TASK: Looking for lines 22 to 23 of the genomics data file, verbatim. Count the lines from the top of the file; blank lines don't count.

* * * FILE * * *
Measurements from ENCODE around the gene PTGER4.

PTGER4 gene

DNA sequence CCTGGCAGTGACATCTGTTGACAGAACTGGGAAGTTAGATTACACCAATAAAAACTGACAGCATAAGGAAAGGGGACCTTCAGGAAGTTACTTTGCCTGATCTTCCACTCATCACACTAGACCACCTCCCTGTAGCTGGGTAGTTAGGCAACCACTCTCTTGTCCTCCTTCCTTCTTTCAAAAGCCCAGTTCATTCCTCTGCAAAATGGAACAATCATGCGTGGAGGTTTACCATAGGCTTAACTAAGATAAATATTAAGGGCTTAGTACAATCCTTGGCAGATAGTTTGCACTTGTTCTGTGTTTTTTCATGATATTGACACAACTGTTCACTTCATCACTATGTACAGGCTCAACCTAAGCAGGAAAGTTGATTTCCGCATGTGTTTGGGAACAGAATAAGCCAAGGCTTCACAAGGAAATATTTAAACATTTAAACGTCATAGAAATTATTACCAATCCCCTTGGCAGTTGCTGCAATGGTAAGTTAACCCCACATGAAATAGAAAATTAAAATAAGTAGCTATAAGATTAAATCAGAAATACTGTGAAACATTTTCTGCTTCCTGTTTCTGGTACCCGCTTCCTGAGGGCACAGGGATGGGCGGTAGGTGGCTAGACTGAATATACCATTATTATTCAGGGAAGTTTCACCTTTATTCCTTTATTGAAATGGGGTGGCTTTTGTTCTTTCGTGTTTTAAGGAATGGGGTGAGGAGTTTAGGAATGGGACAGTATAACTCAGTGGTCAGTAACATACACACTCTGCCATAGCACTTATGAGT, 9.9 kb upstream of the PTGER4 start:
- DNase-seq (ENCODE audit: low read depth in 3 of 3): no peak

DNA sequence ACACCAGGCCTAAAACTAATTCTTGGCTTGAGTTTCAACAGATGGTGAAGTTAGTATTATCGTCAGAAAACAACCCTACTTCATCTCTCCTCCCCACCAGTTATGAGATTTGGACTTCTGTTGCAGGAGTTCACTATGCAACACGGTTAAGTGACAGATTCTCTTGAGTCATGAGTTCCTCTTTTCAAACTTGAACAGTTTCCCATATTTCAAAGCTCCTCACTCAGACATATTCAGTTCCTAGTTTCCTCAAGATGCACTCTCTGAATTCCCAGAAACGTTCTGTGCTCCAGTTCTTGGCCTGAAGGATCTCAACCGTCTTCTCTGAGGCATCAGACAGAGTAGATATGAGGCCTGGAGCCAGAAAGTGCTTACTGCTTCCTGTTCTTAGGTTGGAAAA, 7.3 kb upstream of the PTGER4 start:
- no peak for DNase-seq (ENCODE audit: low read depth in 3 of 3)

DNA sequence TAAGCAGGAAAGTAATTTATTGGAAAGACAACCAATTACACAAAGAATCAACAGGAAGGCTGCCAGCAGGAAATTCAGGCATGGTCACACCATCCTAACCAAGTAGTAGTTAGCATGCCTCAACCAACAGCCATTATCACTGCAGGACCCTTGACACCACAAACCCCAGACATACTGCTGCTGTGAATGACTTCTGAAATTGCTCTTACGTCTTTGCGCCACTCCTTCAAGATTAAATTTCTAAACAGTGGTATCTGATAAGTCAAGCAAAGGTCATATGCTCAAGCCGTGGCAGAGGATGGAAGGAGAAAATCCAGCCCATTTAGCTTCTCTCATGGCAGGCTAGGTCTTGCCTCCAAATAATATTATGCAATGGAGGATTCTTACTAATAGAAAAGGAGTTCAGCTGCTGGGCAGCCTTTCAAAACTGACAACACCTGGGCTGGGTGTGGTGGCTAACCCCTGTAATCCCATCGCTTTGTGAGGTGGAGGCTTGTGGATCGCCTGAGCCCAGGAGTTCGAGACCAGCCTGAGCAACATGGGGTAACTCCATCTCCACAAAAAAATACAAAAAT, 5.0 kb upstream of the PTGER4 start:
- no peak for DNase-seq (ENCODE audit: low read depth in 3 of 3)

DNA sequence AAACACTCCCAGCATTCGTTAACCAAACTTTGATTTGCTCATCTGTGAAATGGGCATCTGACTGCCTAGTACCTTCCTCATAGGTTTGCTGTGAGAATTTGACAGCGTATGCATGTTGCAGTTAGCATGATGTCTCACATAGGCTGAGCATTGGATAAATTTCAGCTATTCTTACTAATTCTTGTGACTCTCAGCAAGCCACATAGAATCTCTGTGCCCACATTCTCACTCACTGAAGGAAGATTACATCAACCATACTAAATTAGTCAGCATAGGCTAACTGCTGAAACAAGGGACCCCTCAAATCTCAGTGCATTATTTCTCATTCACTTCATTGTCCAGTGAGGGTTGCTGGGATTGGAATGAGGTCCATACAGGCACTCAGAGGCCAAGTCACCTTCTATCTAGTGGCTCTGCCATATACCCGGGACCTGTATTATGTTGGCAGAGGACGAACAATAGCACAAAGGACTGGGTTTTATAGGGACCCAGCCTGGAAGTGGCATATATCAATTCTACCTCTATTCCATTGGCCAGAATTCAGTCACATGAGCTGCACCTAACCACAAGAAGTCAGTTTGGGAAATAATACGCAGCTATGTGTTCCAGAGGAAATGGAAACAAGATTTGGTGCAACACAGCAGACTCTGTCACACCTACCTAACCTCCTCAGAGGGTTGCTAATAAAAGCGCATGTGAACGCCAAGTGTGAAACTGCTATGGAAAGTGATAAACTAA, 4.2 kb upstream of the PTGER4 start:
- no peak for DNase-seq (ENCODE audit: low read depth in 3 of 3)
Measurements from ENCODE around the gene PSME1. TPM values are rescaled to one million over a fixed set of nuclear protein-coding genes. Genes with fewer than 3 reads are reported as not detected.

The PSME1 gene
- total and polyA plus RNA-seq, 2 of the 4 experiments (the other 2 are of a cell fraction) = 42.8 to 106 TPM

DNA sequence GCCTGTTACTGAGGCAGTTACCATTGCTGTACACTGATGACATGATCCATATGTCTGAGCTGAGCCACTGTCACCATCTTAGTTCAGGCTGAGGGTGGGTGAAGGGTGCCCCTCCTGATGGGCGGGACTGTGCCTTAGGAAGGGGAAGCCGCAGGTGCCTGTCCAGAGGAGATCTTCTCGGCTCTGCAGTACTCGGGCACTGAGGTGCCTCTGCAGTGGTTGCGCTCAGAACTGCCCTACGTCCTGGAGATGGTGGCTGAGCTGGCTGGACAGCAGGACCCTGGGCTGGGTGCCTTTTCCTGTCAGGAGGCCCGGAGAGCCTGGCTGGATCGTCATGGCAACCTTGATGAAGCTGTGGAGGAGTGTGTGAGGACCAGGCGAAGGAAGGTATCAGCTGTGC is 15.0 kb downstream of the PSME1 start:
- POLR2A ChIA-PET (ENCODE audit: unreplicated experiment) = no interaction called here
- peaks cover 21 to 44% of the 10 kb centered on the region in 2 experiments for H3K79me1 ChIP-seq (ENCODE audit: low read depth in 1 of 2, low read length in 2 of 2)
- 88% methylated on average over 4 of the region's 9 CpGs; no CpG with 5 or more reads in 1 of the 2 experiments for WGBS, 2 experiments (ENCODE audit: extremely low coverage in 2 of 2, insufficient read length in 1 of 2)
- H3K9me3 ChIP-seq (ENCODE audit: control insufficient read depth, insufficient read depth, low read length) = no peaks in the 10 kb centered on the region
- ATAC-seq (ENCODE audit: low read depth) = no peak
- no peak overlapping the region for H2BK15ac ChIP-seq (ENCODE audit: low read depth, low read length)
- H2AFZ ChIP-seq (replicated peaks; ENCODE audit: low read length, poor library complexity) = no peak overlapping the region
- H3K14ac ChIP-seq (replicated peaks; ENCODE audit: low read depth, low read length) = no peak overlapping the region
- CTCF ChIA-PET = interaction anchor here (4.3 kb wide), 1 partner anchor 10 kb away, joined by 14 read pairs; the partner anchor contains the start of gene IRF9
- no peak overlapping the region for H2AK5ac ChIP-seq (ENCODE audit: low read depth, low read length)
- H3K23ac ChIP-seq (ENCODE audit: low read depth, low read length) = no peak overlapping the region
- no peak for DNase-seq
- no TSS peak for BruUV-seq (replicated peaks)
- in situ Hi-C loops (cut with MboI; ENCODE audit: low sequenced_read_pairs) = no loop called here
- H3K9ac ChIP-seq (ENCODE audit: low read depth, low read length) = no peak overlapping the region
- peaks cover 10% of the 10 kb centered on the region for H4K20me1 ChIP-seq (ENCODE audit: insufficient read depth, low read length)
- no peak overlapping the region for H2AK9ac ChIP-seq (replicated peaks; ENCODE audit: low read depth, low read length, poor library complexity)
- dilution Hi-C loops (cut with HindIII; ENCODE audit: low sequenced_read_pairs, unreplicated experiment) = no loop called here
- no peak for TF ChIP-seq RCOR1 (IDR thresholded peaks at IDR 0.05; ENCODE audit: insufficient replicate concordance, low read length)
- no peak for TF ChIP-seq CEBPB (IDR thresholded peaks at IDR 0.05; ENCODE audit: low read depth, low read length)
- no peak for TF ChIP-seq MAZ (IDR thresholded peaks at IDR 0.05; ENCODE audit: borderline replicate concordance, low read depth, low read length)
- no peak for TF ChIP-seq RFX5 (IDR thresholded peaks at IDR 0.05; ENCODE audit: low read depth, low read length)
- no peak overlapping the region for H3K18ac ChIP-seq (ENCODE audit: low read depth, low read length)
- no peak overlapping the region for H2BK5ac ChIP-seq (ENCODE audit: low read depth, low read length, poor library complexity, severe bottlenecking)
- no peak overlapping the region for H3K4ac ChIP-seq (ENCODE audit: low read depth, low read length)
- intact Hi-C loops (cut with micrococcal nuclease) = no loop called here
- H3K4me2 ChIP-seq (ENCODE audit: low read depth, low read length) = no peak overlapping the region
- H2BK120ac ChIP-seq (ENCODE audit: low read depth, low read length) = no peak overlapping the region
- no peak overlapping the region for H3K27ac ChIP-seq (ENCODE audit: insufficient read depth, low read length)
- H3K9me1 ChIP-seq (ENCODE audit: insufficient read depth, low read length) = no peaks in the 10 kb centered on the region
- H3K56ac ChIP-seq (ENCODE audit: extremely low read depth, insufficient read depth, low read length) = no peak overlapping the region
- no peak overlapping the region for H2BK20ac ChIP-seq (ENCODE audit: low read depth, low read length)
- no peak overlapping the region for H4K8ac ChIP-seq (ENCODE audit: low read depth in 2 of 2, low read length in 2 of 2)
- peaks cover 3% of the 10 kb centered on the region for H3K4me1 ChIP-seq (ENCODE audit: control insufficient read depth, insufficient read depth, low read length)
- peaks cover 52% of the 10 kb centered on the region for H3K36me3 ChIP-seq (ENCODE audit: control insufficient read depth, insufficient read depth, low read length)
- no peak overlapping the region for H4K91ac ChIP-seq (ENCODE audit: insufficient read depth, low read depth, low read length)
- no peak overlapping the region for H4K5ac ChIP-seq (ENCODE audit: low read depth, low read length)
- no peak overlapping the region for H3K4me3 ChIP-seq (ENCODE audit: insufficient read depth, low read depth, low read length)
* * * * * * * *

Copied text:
- H3K14ac ChIP-seq (replicated peaks; ENCODE audit: low read depth, low read length) = no peak overlapping the region
- CTCF ChIA-PET = interaction anchor here (4.3 kb wide), 1 partner anchor 10 kb away, joined by 14 read pairs; the partner anchor contains the start of gene IRF9